What’s it all about?
Our educational system is all about raising standards. This almost universally means pushing academic goals on younger and younger students. It also means adding more tests to measure whether or not our kids can be pushed to meet those new higher standards.
Some of the new standards require kids to perform at a level that is greater than typical cognitive development for their age range. No matter, it is good for business to push higher standards and it is good for politicians as well.
We insist that all kids learn intermediate algebra. Let’s just forget the fact that few will ever use what they have learned again. We gorge on math and diet on social studies. We have all but forgotten character in our students, our studies and in our national conversations. Joseph Gauld, founder of the Hyde Schools, recently received the Sanford N. McDonnell Award for Lifetime Achievement in Character Education. The award recognizes an educator’s commitment to teaching character.
The academic content we teach our kids may be gone by the end of the day or the school year. It may do them no good throughout their lives. Yet good character will stand by them throughout their lives. Citizens of good character will enhance our nation. Almost all of our people carry around pocket computers known as mobile phones. But seldom use the fact-checking potential they give us. We accept what we are told no matter how preposterous. Parents defend their children who have bullied others instead of seeking guidance as to how they can rectify this terrible behavior. We do not value character so it is little surprise that there is so little of it. Character development is the whole of what we should be doing in our schools. Academic skills are a subset of that.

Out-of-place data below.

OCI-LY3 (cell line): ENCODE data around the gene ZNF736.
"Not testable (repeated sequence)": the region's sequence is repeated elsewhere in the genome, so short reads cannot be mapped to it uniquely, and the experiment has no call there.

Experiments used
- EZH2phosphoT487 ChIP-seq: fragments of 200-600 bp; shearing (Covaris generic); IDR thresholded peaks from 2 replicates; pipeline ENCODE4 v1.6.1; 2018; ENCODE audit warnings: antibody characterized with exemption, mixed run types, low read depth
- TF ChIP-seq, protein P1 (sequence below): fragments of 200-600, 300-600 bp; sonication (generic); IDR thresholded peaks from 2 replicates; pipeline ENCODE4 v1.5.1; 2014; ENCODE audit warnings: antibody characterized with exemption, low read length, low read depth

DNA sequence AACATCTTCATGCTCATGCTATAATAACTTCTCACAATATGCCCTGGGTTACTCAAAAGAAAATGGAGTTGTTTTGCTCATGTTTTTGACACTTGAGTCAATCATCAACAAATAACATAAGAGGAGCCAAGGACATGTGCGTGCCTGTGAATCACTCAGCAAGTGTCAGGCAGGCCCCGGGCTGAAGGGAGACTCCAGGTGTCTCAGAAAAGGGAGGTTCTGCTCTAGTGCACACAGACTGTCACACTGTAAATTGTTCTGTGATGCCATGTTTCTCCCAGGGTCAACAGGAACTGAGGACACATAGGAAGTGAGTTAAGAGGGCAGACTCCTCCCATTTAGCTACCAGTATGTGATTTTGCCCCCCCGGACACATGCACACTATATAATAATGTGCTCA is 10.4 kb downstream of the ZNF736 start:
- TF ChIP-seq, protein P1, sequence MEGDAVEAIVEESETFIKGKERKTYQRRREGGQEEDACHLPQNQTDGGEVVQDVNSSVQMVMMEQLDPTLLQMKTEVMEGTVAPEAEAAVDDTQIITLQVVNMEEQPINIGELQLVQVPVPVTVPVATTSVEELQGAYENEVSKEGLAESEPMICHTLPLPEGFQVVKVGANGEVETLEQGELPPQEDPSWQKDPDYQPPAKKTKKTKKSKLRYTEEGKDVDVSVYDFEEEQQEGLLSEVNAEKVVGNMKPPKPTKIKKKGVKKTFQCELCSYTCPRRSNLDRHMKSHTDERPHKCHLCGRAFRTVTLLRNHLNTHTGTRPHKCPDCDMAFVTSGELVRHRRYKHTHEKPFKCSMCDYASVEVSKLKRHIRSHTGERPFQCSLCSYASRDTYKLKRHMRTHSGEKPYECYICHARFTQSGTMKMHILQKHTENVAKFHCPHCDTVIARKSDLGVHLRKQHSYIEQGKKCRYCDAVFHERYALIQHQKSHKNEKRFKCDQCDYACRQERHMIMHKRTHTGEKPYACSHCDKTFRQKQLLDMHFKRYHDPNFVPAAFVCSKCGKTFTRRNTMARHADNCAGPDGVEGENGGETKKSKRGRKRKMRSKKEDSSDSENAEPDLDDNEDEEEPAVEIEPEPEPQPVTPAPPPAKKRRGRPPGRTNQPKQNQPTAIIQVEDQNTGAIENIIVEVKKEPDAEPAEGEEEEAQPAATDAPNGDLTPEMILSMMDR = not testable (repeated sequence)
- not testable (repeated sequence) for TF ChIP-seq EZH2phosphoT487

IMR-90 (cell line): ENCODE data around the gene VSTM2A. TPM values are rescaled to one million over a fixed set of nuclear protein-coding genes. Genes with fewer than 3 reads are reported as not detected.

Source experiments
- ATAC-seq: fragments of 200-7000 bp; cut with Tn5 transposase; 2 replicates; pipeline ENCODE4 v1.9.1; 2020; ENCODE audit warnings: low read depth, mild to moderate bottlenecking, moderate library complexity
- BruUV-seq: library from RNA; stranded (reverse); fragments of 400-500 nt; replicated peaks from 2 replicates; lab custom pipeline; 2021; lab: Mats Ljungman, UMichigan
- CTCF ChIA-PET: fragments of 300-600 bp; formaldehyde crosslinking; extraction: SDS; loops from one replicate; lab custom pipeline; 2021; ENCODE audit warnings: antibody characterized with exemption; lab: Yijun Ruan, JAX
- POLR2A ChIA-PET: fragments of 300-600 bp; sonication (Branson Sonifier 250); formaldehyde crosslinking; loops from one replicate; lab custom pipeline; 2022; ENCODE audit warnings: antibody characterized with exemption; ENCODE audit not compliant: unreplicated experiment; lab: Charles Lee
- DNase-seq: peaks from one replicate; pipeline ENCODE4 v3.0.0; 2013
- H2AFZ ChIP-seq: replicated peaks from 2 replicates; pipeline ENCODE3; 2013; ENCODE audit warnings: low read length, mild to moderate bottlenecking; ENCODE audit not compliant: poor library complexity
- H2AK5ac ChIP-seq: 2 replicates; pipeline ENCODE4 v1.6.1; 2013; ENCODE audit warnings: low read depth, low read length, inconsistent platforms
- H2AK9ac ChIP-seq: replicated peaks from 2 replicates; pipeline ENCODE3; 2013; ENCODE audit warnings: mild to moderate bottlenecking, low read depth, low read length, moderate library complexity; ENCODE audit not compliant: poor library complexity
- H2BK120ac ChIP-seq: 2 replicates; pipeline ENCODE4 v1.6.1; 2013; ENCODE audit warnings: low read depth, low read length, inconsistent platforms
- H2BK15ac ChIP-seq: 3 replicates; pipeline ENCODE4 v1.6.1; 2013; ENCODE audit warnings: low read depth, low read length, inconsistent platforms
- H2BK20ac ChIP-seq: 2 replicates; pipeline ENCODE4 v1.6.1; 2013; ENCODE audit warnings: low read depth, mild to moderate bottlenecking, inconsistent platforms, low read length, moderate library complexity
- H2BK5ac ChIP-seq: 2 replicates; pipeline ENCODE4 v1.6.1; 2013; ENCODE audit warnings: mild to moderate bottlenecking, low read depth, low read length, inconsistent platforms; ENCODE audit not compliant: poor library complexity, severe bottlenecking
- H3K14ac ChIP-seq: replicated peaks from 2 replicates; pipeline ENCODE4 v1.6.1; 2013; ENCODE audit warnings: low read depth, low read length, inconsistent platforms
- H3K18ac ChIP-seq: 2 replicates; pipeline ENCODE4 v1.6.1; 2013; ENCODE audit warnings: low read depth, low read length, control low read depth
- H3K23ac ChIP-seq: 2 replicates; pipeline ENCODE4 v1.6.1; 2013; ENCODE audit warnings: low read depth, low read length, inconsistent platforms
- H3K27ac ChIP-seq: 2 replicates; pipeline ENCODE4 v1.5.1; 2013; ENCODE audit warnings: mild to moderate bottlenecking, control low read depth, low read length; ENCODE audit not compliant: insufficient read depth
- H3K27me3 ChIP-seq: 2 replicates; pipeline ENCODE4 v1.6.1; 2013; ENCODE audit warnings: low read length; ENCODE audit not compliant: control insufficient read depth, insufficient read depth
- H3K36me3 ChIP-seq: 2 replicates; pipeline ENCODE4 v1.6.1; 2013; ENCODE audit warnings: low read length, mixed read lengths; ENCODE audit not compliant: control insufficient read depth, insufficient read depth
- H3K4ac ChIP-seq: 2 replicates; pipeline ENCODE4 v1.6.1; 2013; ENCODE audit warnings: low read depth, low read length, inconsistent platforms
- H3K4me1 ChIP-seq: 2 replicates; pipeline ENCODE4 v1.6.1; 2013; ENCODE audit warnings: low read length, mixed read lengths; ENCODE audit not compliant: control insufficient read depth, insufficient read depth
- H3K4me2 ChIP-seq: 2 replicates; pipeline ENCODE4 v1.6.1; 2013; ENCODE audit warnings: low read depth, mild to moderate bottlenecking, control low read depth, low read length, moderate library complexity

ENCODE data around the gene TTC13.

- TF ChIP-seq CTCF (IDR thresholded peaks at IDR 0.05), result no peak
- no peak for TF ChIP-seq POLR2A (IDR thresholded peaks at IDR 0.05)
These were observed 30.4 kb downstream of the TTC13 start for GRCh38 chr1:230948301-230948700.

What’s it all about? Unfortunately, schools have become places to navigate so we can get a job or into the college we want. We have all but forgotten Aristotle’s words, “Educating the mind without educating the heart is no education at all.” Until we believe this all the rising test scores will do nothing to give value to a high school diploma.